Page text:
We also see behind the scenes at NASA as flight director Gene Kranz, played by Ed Harris helps the ground crew work the problem to bring the crew home. It is Kranz who tries to keep the ground crew on task and refuses to give into dire predictions of their fate, telling them,
“Let’s work the problem, people. Let’s not make things any worse by guessing... We’ve never lost an American in space, we’re sure as hell not gonna lose one on my watch. Failure is not an option!”
working the problem is astronaut Ken Mattingly, played by Gary Sinise who had starred in Forrest Gump with Hanks. Ken had been bumped from the mission due to a health scare but it’s his training and familiarity with the crew and the mission that prove invaluable to helping the crew get home.
The movie also used plenty of practical effects, or at least as much as you can for a movie set in space . Along with using a gimble system when the ship needs to shake and shimy, all the scenes set inside the space craft were filmed using a training plane that NASA uses to help simulate weightlessness. When a character gets motion sick, he’s really suffering from motion sickness. In fact, Apollo 13 was one of the first Hollywood films to use NASA facilities and equipment, something not done until Michael Bay’s Armageddon.
It’s very rare to talk about a film being snubbed at the Oscars for a technical award like “Best Visual Effects” but Apollo 13 is the rare expectation. It was one of two nominees along with the movie Babe. While the effects that made the animals in Babe talk were good, Apollo 13 was something special. Ron Howard resisted the urge to use stock footage, remembering how jarring it was in episodes of I Dream of Jeannie or the movie The Right Stuff and wanted something different. Under his guidance the special effects teams recreated the entire launch sequence. They did such a good job with each of their shots, that when they showed it to Buzz Aldrin, he asked what vault they found the footage in.
Special mention needs to be made of the late James Horner’s score. Horner, who had worked on two of the Star Trek films, the Alien franchise, Battle Beyond the Stars, and collaborated with Howard on the movie Cocoon was told by Howard not to make it sound like a sci-fi film and instead try for something more realistic. To that end he composed one of the most stirring and patriotic film scores ever composed. His “Main Titles” give the somber, militaristic feeling, almost like “Taps”, whilst his theme for “The Launch” has an almost hymn like feel, capturing the spiritual aspect of this moment as the Apollo astronauts, “ slip past the surly bonds of earth…and touched the face of God” as John Gillsippie McGee once wrote.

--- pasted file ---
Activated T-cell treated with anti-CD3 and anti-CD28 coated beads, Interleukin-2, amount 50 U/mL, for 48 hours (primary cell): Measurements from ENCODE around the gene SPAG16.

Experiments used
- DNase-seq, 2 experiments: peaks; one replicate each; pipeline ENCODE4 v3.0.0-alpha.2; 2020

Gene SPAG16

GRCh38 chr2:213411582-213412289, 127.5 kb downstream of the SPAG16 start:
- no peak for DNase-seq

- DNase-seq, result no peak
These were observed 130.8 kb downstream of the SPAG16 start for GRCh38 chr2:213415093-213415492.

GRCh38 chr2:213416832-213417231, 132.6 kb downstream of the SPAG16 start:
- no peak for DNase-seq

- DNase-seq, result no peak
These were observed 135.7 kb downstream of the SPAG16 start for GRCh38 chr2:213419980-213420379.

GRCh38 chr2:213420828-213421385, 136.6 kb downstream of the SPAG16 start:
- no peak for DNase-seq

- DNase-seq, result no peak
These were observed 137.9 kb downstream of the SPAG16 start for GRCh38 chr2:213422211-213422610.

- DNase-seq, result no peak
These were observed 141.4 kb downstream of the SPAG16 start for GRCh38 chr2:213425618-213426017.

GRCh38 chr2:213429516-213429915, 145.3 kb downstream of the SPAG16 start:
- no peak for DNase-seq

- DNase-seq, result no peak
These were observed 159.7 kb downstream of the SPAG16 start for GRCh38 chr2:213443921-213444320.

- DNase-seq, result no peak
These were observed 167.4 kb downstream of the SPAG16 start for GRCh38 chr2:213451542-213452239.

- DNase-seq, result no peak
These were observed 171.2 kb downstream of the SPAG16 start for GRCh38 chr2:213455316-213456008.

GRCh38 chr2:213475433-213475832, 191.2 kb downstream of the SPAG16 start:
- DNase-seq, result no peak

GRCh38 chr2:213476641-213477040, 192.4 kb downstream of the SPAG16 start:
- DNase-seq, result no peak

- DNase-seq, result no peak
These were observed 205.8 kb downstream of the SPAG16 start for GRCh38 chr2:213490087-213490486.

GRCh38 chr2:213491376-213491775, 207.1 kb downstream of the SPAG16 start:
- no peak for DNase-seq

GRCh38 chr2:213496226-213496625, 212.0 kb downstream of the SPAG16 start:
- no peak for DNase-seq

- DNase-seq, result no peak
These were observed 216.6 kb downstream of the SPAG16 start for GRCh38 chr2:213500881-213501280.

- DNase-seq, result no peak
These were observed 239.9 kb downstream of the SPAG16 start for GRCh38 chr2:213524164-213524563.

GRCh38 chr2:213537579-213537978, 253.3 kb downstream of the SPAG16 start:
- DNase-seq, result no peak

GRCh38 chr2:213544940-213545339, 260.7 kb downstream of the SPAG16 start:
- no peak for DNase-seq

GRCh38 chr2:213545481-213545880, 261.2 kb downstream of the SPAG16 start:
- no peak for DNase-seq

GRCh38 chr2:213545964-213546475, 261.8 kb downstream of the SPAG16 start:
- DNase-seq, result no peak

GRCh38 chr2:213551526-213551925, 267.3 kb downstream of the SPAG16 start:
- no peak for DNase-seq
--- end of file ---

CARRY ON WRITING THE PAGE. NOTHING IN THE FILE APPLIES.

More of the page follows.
Later on, “Darkside of the Moon” is filled with a sense of longing in as the Apollo astronauts are forced to turn around and abandon their dream of walking on the moon with a hint of grandeur as they see their home world from Earth. Towards the end the simple beats pulse as the family of the crew during “Re-entry and Splashdown” as the people at mission control and in fact the whole world awaits their fate, only heightens the nail biting drama at the end. This leads to a triumphant swell as they splash down in the sea and return home safely. Adding to the musical tapestry was a good selection of classic rock songs that were popular during the late 60’s and early 70’s when the film is set that help maintain the film’s authenticity.
As a kid Star Wars may have told me an exciting fantasy epic set in outer space, and Star Trek may have painted a utopian view of where space travel could take us, but it was Apollo 13 that showed me the dangers that a normal person whose name was not Luke Skywalker or James T. Kirk could face in space. Was there excitement to be had, and knowledge to be gained? Certainly. But it came at a great price.
If asked what one of my favorite movies was, I will always tell you Apollo 13. It’s big, epic and exciting, and yet it is based on real events. That does not ever once diminish how intense some of the moments in this movie are. You know the ending but the cast and the director do such a great job of pulling you into their world and into the story that you forget the ending, like all good storytellers should.
This year marks not only 20 years since the movie was released, but 45 years since the Apollo 13 mission. The movie has become a treasured classic and a lasting tribute to the heroism and bravery of the pioneers of the Apollo Age of space travel. Apollo 13 not only inspired me as a writer but it also ignited my life-long love for the whole history of the Apollo project, leading me to read every book I could on the subject and even purchase Tom Hanks’ phenomenal mini-series From The Earth to the Moon that chronicled the whole Apollo project. As the credits role to this day I can’t help but do as Jim Lovell says in the ending monologue,
“I look up at the moon and wonder when will we be going back and who will that be.”
Photo Credit: 1995 Universal Studios/ Imagine Entertainment